Migration, bad weather blamed for Lesotho food insecurity

JOHANNESBURG – Cross-border migration, a late rainy season and early frost are all contributing to increased food insecurity in Lesotho, a mountainous kingdom entirely surrounded by South Africa.

"A lot of plot holdings [land] have been left without cultivation along the Lesotho-South Africa border as a result of migration," Douglas Gumbo, resilience and livelihood advisor at the UN World Food Program (WFP)'s regional office in Johannesburg, told The Anadolu Agency in an interview.

Many Basotho (as Lesotho natives are called) have migrated to South Africa, whose thriving mining industry draws a large number of migrants from South Africa's landlocked neighbors.

Gumbo said Lesotho's mountainous areas had seen a late rainy season in December, which, he warned, could affect annual food production.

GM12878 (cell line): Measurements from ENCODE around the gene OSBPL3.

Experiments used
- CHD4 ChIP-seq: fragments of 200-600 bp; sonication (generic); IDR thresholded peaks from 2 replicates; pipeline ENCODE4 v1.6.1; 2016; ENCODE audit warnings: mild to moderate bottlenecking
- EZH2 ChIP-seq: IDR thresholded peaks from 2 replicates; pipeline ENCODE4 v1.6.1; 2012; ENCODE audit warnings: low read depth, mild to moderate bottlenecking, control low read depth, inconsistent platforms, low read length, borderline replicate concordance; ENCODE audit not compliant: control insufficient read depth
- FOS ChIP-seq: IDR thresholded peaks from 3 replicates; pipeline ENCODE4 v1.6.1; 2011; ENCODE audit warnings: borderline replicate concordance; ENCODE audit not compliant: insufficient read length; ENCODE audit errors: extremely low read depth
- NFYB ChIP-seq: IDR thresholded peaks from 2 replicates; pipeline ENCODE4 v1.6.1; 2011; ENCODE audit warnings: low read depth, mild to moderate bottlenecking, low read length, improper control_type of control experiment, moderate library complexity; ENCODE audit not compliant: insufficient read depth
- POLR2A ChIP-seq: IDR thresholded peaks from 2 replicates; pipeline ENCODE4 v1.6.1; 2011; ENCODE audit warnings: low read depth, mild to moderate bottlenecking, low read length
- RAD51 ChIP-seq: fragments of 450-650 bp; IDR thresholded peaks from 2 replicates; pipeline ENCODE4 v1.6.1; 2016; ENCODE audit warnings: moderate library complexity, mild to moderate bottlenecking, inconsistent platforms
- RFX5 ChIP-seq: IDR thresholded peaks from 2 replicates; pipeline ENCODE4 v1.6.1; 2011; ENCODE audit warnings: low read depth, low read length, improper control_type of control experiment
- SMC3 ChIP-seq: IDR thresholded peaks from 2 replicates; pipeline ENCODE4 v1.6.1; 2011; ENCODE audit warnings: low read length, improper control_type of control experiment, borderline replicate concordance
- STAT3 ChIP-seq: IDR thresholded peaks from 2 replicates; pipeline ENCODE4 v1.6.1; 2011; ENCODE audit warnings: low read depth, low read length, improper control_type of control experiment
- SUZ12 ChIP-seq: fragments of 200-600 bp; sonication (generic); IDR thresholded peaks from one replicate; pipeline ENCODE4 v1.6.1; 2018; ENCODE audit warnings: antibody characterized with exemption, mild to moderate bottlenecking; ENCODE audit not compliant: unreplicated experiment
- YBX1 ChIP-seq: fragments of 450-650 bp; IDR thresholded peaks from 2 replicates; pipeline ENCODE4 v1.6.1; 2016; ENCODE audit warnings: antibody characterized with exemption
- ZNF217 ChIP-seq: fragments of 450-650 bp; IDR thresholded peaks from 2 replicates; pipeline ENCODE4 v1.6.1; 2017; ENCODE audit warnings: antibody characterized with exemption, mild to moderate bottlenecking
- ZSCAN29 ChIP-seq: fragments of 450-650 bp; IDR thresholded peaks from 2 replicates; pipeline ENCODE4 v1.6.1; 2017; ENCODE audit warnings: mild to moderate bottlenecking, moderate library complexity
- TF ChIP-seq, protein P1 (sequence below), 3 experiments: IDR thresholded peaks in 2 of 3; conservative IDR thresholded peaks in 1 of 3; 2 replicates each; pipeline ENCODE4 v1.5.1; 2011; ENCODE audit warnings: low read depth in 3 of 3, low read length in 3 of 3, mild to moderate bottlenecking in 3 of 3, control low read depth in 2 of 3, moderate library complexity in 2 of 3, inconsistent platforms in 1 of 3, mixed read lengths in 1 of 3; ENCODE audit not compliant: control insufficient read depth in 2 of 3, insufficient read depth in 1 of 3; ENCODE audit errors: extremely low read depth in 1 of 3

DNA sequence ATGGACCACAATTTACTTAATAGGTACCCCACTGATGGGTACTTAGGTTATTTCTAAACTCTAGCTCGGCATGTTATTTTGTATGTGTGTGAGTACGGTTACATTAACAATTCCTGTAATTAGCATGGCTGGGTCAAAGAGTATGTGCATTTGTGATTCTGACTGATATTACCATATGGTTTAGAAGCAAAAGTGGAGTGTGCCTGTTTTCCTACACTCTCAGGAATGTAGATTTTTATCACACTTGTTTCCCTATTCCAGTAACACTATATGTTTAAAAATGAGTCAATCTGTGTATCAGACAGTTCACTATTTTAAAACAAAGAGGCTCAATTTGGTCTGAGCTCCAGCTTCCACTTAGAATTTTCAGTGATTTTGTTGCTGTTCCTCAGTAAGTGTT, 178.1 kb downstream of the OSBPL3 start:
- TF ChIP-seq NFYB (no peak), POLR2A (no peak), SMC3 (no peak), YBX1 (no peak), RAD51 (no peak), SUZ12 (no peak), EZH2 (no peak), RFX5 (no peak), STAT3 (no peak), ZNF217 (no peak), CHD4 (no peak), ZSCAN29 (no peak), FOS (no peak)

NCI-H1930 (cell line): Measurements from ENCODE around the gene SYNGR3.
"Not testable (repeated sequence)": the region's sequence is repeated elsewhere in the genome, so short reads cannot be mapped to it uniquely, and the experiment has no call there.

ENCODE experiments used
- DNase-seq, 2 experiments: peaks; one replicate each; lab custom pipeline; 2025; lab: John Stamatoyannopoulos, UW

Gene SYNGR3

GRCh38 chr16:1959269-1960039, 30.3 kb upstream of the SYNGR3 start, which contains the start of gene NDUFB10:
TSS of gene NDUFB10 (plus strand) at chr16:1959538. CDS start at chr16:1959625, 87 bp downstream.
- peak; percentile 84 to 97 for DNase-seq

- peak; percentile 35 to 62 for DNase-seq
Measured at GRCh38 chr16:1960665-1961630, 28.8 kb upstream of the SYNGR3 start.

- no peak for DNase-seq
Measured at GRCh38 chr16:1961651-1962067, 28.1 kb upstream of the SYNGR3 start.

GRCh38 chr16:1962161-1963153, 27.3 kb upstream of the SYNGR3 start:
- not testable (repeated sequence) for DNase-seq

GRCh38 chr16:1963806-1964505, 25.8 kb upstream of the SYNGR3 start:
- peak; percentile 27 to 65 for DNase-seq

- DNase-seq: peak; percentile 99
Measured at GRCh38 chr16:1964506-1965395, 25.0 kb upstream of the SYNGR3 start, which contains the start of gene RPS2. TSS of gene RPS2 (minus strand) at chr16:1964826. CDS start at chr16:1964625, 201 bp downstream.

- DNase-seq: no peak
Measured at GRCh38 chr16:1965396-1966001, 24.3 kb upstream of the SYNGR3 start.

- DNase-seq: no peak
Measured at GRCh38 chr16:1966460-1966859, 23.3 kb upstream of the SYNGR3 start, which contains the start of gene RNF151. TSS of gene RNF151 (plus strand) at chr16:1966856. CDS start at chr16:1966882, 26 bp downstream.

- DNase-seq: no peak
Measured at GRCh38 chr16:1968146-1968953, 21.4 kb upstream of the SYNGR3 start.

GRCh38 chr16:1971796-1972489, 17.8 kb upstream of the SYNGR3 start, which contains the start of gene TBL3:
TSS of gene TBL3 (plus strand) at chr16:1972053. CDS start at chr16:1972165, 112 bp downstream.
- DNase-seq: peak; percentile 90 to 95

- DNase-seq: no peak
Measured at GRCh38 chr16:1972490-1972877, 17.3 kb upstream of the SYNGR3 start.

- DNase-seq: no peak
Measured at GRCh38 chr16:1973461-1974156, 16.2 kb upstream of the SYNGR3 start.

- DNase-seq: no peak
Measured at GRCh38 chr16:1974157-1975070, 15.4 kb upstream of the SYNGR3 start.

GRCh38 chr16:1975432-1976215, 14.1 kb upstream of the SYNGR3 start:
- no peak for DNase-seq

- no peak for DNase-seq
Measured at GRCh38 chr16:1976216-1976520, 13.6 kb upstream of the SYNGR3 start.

If the rains come late, it usually means that crops will begin maturing when the winter season has already started and there is considerable frost.

"If you have a late onset of rains, then it's likely that the impact of early frost will affect crops," Gumbo explained.

Most crops cannot survive prolonged exposure to frost.

Gumbo said the more aggravating factors there are, the less food can be produced annually.

The mountainous kingdom has faced food insecurity for years. It experienced a serious food crisis in 2012 and 2013 due to a series of floods, late rains and early frost.

An estimated 725,000 people, nearly a third of the country's population, had required humanitarian assistance as a result of the crisis.

South Africa responded to Lesotho's food crisis by striking a deal with the WFP to purchase maize from South African farmers as part of a 180-million-Rand humanitarian donation.

"Lesotho is a perennial importer of food," Joao Manja, the WFP's regional vulnerability and mapping advisor, told AA.

"No matter how good the food production season is, they continue to import," he said.

Copyright © 2015 Anadolu Agency